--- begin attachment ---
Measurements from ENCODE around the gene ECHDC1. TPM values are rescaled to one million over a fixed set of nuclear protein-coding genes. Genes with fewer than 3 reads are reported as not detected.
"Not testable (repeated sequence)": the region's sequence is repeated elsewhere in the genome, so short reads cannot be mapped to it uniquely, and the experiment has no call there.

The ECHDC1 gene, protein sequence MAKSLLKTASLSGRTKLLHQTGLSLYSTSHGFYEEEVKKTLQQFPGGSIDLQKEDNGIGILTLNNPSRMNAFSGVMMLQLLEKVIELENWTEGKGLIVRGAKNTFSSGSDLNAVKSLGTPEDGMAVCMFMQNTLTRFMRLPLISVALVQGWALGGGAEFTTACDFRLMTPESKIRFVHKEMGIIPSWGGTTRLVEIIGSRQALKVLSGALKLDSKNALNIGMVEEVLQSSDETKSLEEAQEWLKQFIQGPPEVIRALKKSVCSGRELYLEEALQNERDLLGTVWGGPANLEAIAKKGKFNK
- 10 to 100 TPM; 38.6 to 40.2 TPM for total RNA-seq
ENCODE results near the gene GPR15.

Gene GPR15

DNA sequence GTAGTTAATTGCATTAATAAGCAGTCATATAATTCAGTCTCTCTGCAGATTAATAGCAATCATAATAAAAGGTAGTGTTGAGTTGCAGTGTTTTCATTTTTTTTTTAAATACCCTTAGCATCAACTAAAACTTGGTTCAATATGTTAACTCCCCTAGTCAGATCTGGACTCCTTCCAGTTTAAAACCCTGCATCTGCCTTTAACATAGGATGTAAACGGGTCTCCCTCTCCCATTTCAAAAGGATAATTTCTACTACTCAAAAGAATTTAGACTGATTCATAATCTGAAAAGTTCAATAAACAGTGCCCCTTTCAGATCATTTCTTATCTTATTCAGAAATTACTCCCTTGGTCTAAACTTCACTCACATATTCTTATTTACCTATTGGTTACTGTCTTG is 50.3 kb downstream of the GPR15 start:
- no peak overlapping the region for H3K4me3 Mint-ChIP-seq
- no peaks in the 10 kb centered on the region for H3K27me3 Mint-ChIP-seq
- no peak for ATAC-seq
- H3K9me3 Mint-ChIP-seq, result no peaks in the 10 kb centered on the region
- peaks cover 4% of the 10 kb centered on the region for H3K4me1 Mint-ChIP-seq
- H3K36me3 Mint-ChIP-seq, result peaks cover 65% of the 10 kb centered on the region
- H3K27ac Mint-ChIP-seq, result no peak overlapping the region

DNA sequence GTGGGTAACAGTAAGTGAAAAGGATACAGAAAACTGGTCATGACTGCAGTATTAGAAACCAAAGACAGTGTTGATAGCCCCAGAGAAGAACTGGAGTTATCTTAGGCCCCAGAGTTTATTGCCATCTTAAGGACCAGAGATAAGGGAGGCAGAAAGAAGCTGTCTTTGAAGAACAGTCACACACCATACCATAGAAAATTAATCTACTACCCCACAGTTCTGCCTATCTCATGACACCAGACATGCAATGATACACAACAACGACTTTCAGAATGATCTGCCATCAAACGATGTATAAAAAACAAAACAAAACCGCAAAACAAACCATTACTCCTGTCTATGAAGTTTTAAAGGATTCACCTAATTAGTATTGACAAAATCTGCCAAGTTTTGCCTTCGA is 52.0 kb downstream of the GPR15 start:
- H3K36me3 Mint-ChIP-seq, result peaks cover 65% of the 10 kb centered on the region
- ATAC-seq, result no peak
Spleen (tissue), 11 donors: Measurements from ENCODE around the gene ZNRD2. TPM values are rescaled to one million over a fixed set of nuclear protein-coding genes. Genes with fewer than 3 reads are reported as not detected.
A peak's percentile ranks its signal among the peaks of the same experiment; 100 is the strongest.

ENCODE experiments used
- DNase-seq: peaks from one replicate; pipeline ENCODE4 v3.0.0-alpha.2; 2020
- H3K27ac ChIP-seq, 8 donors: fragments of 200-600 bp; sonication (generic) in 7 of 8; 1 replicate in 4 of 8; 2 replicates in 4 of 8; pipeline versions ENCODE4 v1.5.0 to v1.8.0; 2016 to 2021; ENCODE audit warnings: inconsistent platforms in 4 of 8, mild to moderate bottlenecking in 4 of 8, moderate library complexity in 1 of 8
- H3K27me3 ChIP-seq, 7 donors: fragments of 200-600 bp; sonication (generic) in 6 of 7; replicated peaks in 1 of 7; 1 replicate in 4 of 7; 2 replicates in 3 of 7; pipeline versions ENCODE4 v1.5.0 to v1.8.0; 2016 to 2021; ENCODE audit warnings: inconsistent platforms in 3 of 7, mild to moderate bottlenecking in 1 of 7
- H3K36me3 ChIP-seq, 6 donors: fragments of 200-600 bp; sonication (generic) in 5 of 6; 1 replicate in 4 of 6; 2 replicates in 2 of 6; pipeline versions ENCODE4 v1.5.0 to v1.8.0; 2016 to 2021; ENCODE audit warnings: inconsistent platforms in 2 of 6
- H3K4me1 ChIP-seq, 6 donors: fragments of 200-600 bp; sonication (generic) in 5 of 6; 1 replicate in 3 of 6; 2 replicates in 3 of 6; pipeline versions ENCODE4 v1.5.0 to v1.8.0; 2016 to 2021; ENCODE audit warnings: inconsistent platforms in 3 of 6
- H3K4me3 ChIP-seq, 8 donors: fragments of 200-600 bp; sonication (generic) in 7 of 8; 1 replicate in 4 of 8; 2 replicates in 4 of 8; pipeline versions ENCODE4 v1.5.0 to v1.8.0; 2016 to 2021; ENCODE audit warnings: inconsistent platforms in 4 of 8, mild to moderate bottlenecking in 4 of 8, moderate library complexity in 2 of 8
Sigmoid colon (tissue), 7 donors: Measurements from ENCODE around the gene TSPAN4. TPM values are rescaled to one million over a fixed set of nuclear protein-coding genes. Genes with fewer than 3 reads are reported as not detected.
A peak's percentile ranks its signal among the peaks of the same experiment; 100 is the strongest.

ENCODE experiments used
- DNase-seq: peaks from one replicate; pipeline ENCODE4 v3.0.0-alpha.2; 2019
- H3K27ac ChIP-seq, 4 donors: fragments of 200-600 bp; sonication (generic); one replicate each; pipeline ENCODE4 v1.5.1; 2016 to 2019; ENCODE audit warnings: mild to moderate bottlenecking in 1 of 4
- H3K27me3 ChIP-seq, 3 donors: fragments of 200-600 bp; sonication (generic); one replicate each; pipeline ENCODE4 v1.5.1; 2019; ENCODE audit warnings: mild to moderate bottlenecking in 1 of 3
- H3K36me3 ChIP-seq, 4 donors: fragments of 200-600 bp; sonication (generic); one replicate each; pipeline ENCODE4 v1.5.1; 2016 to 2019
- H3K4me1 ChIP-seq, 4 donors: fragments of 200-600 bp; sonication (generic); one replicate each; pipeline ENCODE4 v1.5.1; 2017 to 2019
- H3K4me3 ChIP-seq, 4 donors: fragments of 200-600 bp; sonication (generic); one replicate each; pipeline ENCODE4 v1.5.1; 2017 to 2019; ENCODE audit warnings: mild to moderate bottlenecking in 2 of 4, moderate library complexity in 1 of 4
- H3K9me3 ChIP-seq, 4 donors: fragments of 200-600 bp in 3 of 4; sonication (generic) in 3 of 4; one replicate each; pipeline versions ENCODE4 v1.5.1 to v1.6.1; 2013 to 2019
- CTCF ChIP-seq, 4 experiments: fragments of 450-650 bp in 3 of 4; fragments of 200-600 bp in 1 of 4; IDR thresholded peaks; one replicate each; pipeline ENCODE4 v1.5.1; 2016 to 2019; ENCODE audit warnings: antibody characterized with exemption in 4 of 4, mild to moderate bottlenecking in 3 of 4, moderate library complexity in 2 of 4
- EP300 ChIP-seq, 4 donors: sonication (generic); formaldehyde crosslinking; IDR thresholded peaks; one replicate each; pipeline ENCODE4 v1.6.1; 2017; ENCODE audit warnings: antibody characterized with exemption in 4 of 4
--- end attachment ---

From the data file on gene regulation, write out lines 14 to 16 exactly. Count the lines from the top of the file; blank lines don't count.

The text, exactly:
- H3K27ac Mint-ChIP-seq, result no peak overlapping the region

DNA sequence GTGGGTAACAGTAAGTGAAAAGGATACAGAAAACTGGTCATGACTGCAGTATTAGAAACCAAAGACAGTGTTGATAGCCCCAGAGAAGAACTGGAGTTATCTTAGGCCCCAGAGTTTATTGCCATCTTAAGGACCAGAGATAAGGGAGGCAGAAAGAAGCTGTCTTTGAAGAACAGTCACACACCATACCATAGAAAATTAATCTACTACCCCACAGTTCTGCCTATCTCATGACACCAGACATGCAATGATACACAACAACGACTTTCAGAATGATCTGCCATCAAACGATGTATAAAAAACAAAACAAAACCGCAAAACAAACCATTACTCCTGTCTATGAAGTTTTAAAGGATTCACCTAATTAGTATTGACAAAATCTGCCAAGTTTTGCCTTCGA is 52.0 kb downstream of the GPR15 start:
- H3K36me3 Mint-ChIP-seq, result peaks cover 65% of the 10 kb centered on the region